It was a normal Greek summer day in July 2022, before an Orthodox baptism provoked a fervent debate, or another episode in the “culture wars,” regarding the requirements (are there any?) of a child being baptized in the Church. Although Greeks are accustomed to reading about Church activities in newspapers and on social media, for instance on ecclesiastical property or the interference of the Church in political issues, this was something different in nature. It brought to the fore a series of crucial questions related to Christian identity in a secular age. Are there any specific theological, or other, preconditions that permit or prevent a person’s baptism? Does the Church accept same-sex marriage?
On July 9, 2022, Archbishop Elpidophoros, head of the Greek Orthodox Archdiocese of America, visited Athens to baptize the children of celebrity fashion designer Peter Dundas and Evangelos Bousis in a parish outside of Athens (Viouliagmeni). This parish belongs to the jurisdiction of the Metropolis of Glyfada, one of eighty dioceses that constitute the synodal system of the Church of Greece. Soon this seemingly ordinary baptism became a battlefield for the local bishop and other traditionalists who reacted against it for various reasons: on the surface, for jurisdiction, but essentially for homosexuality, since it involved children of a same-sex couple.
Late in J.R.R. Tolkien’s classic The Lord of the Rings, Samwise Gamgee finds himself in darkness and likely near death. Enemies have captured his dearest friend, and Sam lies alone, shivering and impossibly far from home. He tries to make sense of the situation, but “even of the days he had quite lost count. He was in a land of darkness where the days of the world seemed forgotten, and where all who entered were forgotten too. ‘I wonder if they think of us at all,’ he said” (The Lord of the Rings, HarperCollins, 2021, p. 987).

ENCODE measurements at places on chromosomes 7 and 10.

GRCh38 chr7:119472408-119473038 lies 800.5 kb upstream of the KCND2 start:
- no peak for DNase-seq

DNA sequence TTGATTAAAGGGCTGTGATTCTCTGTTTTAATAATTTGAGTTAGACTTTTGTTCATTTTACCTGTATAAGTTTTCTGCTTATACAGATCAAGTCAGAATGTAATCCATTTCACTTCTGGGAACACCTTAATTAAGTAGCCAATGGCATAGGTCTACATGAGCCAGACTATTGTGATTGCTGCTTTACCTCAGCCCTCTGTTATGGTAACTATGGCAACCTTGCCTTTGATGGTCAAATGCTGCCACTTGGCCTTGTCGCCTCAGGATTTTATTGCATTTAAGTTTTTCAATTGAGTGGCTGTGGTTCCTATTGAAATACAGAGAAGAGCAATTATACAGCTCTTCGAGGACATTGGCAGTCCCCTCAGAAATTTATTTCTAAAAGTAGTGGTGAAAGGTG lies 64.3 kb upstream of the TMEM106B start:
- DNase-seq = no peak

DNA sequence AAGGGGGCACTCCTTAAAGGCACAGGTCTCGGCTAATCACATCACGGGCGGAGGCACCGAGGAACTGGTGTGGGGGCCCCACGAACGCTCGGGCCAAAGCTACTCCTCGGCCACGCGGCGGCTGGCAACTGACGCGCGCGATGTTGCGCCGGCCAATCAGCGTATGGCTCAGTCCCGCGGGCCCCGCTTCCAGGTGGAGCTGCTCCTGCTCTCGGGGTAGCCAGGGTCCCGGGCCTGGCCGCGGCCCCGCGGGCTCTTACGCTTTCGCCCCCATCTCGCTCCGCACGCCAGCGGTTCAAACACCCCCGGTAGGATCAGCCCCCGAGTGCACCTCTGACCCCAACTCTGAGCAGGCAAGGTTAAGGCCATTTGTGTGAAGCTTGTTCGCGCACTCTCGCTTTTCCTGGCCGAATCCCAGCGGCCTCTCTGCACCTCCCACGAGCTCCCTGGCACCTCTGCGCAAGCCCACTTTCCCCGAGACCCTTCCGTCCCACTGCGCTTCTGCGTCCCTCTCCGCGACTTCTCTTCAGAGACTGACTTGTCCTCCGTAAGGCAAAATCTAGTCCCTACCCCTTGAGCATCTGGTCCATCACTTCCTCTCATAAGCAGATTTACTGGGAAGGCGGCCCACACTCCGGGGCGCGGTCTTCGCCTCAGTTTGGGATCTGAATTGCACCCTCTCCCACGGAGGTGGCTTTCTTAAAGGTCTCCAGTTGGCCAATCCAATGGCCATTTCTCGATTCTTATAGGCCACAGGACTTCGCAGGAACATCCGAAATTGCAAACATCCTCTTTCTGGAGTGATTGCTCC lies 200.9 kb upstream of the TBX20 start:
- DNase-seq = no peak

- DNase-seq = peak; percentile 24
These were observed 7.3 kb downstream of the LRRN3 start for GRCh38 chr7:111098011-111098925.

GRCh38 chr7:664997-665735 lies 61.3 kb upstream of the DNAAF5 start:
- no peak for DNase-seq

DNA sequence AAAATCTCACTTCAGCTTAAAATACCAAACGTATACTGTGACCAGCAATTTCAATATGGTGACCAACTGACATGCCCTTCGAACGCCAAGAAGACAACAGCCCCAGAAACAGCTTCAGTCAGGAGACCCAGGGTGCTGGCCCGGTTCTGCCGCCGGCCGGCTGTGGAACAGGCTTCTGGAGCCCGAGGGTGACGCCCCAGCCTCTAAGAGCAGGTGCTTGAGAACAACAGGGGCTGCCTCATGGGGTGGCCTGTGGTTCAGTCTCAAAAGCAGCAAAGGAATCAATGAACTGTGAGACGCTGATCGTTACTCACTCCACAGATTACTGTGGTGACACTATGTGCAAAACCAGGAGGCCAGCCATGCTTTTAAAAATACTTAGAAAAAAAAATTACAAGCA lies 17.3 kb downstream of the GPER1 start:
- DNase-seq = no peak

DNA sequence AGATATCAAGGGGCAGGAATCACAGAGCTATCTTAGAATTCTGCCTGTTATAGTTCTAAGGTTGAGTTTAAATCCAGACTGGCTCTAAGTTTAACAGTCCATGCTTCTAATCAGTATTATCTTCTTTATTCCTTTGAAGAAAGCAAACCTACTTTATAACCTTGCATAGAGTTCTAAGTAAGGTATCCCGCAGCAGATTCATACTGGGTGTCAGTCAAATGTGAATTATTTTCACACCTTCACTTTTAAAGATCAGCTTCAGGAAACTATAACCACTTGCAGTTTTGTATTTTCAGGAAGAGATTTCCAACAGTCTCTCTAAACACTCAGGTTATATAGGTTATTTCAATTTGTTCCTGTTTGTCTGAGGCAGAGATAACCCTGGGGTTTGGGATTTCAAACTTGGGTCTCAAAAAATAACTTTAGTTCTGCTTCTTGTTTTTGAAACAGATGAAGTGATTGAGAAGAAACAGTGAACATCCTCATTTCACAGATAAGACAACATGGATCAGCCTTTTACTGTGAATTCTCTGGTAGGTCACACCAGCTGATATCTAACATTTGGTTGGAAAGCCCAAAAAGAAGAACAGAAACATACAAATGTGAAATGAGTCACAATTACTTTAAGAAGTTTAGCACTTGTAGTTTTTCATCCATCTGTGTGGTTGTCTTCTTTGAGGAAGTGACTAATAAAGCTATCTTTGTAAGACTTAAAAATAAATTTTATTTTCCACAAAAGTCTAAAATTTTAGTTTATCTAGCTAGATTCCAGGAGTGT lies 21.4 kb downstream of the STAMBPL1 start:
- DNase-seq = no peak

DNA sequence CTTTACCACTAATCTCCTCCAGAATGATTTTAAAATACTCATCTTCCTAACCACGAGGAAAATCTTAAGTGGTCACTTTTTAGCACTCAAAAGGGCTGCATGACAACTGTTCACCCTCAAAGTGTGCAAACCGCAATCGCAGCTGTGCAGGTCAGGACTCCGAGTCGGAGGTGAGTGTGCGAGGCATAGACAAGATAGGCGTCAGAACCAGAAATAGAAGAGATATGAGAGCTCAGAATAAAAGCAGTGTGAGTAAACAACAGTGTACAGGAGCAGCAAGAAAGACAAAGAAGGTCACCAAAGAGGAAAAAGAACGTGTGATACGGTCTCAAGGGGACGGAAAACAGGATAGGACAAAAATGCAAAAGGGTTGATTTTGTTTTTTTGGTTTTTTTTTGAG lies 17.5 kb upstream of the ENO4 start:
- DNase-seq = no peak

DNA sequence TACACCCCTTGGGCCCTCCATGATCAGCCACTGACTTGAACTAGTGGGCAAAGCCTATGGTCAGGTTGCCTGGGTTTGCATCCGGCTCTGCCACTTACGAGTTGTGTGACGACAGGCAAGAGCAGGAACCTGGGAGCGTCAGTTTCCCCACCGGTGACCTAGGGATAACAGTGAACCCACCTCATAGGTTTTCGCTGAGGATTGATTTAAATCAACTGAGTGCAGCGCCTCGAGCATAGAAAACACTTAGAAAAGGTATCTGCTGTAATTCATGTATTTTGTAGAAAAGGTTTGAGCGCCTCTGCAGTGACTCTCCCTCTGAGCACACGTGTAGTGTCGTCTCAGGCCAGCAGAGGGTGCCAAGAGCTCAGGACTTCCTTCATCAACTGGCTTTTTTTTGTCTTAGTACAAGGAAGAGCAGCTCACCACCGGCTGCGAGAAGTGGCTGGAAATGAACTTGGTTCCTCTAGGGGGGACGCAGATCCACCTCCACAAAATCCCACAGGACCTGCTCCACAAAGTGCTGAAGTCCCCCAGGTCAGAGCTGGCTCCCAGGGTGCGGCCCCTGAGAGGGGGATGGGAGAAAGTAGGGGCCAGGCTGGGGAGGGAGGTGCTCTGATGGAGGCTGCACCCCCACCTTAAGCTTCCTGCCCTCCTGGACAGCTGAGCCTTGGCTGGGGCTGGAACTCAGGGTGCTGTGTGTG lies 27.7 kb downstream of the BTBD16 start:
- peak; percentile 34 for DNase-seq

Forgetfulness is a key tool of evil in The Lord of the Rings. Cowardice, despair, and exhaustion tempt characters throughout the book, but forgetfulness—of home and friends, of beauty, of causes worth fighting for—is the fog in which treachery grows most threatening. Memory, in turn, has a distinct power in The Lord of the Rings. It rouses characters to hope in the face of staggering odds, hardening them against fear and doubt. Beyond this strengthening effect, Orthodox Christian writers also recognize memory’s role in enriching and beautifying a man’s life, even uniting him with God. Memory in The Lord of the Rings bears striking similarities to this idea as well. Fyodor Dostoevsky’s The Brothers Karamazov sets out both conceptions of memory—as a source of strength and as a redeeming force—and illuminates the centrality of memory to The Lord of the Rings.